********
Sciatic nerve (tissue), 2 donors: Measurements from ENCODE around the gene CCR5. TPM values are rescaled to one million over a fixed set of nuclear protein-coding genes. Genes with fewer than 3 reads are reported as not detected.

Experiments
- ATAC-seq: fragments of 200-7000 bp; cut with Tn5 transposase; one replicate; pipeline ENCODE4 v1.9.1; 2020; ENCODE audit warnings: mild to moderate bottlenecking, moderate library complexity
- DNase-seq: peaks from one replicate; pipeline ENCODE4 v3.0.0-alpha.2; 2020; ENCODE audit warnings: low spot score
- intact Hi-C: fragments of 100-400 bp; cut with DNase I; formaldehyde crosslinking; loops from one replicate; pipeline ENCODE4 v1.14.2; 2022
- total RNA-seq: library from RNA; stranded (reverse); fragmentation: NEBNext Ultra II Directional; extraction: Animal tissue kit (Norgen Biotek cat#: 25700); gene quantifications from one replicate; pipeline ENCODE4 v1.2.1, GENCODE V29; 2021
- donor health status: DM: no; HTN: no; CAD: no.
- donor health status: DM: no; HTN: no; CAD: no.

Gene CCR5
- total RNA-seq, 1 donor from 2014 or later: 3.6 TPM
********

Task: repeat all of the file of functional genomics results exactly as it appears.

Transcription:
Sciatic nerve (tissue), 2 donors: Measurements from ENCODE around the gene CCR5. TPM values are rescaled to one million over a fixed set of nuclear protein-coding genes. Genes with fewer than 3 reads are reported as not detected.

Experiments
- ATAC-seq: fragments of 200-7000 bp; cut with Tn5 transposase; one replicate; pipeline ENCODE4 v1.9.1; 2020; ENCODE audit warnings: mild to moderate bottlenecking, moderate library complexity
- DNase-seq: peaks from one replicate; pipeline ENCODE4 v3.0.0-alpha.2; 2020; ENCODE audit warnings: low spot score
- intact Hi-C: fragments of 100-400 bp; cut with DNase I; formaldehyde crosslinking; loops from one replicate; pipeline ENCODE4 v1.14.2; 2022
- total RNA-seq: library from RNA; stranded (reverse); fragmentation: NEBNext Ultra II Directional; extraction: Animal tissue kit (Norgen Biotek cat#: 25700); gene quantifications from one replicate; pipeline ENCODE4 v1.2.1, GENCODE V29; 2021
- donor health status: DM: no; HTN: no; CAD: no.
- donor health status: DM: no; HTN: no; CAD: no.

Gene CCR5
- total RNA-seq, 1 donor from 2014 or later: 3.6 TPM